• Contact with human carrier who has Salmonella fecal shedding.
  • Impaired gastric acidity: H2 receptor blockers, antacids, proton pump inhibitors (PPIs), gastrectomy, achlorhydria, pernicious anemia, infants
  • Recent antibiotic use
  • Reticuloendothelial blockade: sickle cell disease, malaria, bartonellosis
  • Immunosuppression: HIV, diabetes, corticosteroid or other immunosuppressant use, chemotherapy
  • Iron overload, chronic granulomatous disease
  • Age <5 years or >50 years
GENERAL PREVENTION
  • Proper hygiene in production, transport, and storage of food (e.g., refrigeration during food storage and thoroughly cooking food prior to consumption)
  • Control of animal reservoirs: Avoid contact with high-risk animals, animal feces, and polluted waters.
  • Hand hygiene
  • CDC Web site (http://www.cdc.gov/salmonella/) tracks outbreaks
COMMONLY ASSOCIATED CONDITIONS
  • Gastroenteritis
  • Bacteremia: immunocompromised patients or those with underlying medical conditions (e.g., cholelithiasis, prostheses)
  • Osteomyelitis: higher incidence in sickle cell disease
  • Abscesses: higher incidence with malignant tumors
  • Reactive arthritis
image DIAGNOSIS
PHYSICAL EXAM
  • Fever (1)[A]
  • Evidence of hypovolemia (1)[C]
  • Abdominal tenderness (1)[C]
  • Heme-positive stool in some patients (1)[C]
  • Hepatosplenomegaly in some patients (3)[C]
DIFFERENTIAL DIAGNOSIS
  • Viral gastroenteritis
  • Bacterial enteritis due to other organisms
  • Pseudomembranous colitis
  • Inflammatory bowel disease
DIAGNOSTIC TESTS & INTERPRETATION
Initial Tests (lab, imaging)
  • Gastroenteritis
    • Stool culture for Salmonella, Escherichia coli, Shigella, and Campylobacter (1)[C]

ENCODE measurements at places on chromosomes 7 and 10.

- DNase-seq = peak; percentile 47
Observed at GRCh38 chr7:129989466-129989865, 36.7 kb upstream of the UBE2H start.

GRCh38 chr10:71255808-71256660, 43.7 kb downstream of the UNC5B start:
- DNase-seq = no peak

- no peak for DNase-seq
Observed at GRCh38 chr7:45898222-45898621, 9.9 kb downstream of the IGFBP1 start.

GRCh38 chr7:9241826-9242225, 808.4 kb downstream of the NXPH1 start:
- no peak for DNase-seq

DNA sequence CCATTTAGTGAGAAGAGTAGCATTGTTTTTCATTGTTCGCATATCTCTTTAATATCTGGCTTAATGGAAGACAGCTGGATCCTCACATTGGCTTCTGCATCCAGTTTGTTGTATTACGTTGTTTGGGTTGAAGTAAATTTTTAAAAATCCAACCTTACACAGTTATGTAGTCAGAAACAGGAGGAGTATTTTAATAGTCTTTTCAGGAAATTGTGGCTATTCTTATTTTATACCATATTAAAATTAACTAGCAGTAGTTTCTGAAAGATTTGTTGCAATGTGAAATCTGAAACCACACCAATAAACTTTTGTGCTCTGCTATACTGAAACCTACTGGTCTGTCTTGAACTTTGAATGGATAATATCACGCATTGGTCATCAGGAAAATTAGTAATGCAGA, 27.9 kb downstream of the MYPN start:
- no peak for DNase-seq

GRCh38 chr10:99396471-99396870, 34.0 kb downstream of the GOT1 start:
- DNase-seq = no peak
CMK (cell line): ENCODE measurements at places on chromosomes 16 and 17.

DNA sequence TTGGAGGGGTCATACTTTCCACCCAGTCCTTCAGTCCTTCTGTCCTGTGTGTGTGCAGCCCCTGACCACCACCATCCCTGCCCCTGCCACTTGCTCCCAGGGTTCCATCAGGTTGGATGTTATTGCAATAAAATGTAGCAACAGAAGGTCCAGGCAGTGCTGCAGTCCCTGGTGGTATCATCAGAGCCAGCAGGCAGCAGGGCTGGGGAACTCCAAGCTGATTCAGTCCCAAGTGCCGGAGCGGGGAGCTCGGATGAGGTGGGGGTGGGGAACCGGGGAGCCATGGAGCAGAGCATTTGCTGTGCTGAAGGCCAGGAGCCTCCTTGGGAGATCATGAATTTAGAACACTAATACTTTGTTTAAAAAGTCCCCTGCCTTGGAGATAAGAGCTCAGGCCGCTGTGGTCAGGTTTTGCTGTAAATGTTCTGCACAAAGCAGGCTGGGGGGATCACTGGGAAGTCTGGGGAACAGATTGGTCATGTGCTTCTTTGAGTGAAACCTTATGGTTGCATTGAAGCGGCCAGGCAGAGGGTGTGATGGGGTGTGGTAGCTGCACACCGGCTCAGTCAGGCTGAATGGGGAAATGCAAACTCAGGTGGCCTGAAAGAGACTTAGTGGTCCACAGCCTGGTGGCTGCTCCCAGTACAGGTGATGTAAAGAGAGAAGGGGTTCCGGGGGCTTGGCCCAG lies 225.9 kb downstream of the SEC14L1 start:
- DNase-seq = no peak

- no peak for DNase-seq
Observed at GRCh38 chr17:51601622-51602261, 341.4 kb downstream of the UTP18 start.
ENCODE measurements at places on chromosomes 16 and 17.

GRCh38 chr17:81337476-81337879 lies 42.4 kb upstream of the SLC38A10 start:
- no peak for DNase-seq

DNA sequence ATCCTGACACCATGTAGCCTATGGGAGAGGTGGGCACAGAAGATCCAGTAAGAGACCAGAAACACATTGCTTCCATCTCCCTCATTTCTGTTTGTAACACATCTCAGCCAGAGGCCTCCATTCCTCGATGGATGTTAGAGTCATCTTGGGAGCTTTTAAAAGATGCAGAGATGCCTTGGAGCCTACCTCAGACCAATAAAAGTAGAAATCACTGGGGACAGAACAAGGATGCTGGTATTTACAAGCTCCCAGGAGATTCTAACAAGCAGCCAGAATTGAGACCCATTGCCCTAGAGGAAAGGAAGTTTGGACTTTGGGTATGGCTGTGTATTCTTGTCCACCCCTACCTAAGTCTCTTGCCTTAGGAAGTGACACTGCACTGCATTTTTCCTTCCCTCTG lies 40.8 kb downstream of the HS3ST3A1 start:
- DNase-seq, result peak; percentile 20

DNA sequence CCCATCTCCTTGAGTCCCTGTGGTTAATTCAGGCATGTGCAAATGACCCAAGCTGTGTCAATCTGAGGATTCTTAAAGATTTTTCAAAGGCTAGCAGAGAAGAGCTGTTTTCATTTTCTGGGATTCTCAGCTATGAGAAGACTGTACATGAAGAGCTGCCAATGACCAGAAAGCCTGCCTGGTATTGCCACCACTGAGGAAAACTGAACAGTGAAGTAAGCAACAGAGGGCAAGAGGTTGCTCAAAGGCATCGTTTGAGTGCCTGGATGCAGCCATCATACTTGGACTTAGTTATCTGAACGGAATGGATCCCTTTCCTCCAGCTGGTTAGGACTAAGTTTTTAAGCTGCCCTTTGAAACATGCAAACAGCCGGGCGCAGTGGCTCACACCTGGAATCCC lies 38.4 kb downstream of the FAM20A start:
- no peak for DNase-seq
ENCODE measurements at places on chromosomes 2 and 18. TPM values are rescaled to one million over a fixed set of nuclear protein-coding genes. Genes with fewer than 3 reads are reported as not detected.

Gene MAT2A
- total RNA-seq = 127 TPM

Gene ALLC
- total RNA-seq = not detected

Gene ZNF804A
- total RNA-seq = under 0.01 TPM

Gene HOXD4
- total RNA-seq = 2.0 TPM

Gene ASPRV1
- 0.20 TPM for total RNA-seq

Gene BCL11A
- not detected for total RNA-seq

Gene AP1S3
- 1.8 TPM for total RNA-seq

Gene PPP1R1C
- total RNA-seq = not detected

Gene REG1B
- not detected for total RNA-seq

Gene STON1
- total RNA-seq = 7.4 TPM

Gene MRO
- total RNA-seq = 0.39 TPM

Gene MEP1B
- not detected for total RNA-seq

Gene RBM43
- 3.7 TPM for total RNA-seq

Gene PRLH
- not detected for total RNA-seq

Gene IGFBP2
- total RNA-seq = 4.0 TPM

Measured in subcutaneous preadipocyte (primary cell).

• Indications for stool culture include:
      • Severe diarrhea (≥6 loose stools daily) (1)[C]
      • Diarrhea >1 week in duration (1)[C]
      • Fever (1)[C]
      • Diarrhea containing blood or mucous (1)[C]
      • Multiple cases suggesting an outbreak (1)[C]
    • Fecal leukocytes: positive
  • Bacteremia
    • Blood cultures (1)[C]
    • Stool cultures: may also be positive (1)[C]
  • Endovascular infection
    • Consider angiography in patients >50 years of age with bacteremia if aortic or vascular source is suspected (4)[A].
  • Local infections
    • Wound culture
    • Consider CT or MRI for soft tissue or bone infections (3)[C].
  • Chronic carrier state
    • Stool culture positive for > 1 year (3)[C]
    • Urine culture may be positive in chronic carriers.
Follow-Up Tests & Special Considerations
  • Diarrhea lasting > 10 days should prompt investigation for other causes.
  • Asymptomatic excretion of Salmonella may occur for weeks after infection; follow-up fecal cultures are generally not indicated for patients with uncomplicated gastroenteritis (3,4)[C].